On May 10, a judge ruled that the CIA didn’t need to reveal an investigation of the botched Bay of Pigs invasion of Cuba. The decision was because the investigation is a draft and not a final document, effectively shielding the CIA document from public scrutiny.
The Bay of Pigs was a 1961, U.S.-backed invasion of Cuba that ultimately failed and was a major foreign policy embarrassment.
The document was the final volume of the CIA’s three-decade-old history of the Bay of Pigs, which the CIA characterized as “a polemic of recriminations against CIA officers who later criticized the operation.”
The CIA argued the volume represented a proposal by a subordinate history staff member that was rejected by the chief historian as it contained significant deficiencies, and that the volume is protected under the deliberative process privilege exemption in the Freedom of Information Act.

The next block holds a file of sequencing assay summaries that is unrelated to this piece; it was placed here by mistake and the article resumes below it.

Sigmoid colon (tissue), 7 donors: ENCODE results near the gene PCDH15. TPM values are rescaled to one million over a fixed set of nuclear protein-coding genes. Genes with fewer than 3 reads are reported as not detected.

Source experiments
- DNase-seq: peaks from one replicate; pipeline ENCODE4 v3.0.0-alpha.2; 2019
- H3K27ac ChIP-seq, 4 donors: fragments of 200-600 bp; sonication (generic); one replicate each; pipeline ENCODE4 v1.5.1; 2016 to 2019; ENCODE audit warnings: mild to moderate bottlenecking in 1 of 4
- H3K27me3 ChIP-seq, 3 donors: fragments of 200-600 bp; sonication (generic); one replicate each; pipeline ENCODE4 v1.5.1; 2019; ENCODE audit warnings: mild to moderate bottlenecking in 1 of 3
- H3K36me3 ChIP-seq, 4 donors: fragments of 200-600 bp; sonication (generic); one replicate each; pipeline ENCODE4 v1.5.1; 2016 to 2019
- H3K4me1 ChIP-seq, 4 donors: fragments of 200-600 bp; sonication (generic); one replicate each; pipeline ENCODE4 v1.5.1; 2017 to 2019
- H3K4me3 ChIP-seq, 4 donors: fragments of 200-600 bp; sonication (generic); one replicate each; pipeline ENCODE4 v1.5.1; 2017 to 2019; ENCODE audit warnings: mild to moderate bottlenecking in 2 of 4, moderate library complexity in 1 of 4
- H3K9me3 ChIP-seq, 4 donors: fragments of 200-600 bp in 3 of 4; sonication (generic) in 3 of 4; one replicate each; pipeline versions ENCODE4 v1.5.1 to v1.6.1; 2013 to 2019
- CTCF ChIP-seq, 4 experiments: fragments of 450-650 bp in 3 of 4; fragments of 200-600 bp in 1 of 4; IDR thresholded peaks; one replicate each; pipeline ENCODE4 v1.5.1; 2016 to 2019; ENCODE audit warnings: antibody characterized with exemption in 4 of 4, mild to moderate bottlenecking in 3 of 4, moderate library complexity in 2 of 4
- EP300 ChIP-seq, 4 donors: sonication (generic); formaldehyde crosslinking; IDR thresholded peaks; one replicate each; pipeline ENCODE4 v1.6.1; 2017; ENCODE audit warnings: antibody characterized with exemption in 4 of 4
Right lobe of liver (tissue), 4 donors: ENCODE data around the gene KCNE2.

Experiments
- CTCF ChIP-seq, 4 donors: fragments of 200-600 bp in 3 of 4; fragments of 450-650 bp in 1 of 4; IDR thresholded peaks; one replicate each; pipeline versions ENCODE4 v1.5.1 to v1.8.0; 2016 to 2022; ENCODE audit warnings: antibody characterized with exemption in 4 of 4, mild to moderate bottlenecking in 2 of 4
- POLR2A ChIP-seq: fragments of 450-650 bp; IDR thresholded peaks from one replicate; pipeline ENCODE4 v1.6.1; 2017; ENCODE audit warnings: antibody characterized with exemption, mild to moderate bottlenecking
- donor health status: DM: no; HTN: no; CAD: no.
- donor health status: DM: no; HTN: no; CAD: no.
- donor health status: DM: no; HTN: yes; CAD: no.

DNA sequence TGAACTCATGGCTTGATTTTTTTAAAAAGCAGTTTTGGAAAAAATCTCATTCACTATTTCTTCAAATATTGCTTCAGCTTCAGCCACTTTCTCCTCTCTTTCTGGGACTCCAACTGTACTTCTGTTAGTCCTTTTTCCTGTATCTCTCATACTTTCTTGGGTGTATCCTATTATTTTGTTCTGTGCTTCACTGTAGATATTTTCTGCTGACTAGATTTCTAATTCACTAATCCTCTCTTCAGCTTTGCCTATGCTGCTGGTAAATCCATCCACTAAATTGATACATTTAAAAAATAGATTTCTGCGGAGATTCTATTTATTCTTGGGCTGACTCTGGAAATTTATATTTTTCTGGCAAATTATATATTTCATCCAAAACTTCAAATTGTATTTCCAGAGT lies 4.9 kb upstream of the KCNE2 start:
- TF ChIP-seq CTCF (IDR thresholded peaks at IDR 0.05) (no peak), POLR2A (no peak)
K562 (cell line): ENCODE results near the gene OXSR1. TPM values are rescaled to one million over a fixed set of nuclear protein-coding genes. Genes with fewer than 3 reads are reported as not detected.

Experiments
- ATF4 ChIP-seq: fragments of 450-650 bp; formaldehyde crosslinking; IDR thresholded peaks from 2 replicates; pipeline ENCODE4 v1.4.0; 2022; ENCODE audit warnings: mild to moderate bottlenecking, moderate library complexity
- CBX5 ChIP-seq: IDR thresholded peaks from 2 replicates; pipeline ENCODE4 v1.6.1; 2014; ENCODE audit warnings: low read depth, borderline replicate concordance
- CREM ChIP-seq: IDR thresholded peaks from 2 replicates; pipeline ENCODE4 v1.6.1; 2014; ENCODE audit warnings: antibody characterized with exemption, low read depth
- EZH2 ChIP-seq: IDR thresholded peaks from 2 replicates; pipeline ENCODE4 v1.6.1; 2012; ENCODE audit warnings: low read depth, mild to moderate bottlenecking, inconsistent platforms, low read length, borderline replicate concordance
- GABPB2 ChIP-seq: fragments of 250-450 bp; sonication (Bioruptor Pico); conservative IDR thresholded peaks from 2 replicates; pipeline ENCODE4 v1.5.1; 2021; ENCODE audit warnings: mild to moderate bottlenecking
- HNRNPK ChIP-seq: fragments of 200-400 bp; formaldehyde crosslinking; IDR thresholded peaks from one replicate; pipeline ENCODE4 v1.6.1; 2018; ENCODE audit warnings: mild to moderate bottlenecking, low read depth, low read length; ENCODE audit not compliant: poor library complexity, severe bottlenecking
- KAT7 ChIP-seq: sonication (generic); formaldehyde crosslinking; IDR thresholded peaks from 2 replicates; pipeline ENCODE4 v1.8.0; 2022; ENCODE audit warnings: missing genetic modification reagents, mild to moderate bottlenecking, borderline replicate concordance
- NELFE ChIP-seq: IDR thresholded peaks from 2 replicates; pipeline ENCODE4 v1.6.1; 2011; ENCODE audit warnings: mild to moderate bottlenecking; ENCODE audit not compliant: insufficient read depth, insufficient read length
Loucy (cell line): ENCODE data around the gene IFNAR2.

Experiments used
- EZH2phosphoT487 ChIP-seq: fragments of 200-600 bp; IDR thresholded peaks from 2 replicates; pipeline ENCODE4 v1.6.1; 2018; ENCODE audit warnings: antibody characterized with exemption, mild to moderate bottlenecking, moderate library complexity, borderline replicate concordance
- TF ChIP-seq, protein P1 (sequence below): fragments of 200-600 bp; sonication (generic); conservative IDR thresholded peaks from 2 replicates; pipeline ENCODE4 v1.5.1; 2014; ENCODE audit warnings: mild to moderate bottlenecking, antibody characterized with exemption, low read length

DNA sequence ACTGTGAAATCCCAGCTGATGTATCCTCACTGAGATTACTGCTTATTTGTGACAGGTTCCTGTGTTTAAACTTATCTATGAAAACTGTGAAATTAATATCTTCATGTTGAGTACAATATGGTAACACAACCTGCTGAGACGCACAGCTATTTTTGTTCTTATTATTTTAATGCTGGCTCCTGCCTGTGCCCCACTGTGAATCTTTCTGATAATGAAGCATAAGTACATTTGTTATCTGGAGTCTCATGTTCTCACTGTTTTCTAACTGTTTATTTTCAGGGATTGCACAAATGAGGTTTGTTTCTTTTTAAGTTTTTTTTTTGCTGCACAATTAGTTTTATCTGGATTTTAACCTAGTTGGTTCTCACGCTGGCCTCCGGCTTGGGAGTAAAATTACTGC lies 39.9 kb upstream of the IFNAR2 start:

The National Security Archive, a government transparency group, sued the CIA to declassify the document.
The district judge sided with the CIA based on the fact that the final volume didn’t pass through the first stage of a multilayer review process. In the decision, the judge said that the draft history would risk the release of inaccurate historical information to the public.
The CIA did not have any problem with declassifying earlier volumes of the history where the author attacked then-President John F. Kennedy and then-Attorney General Robert Kennedy.
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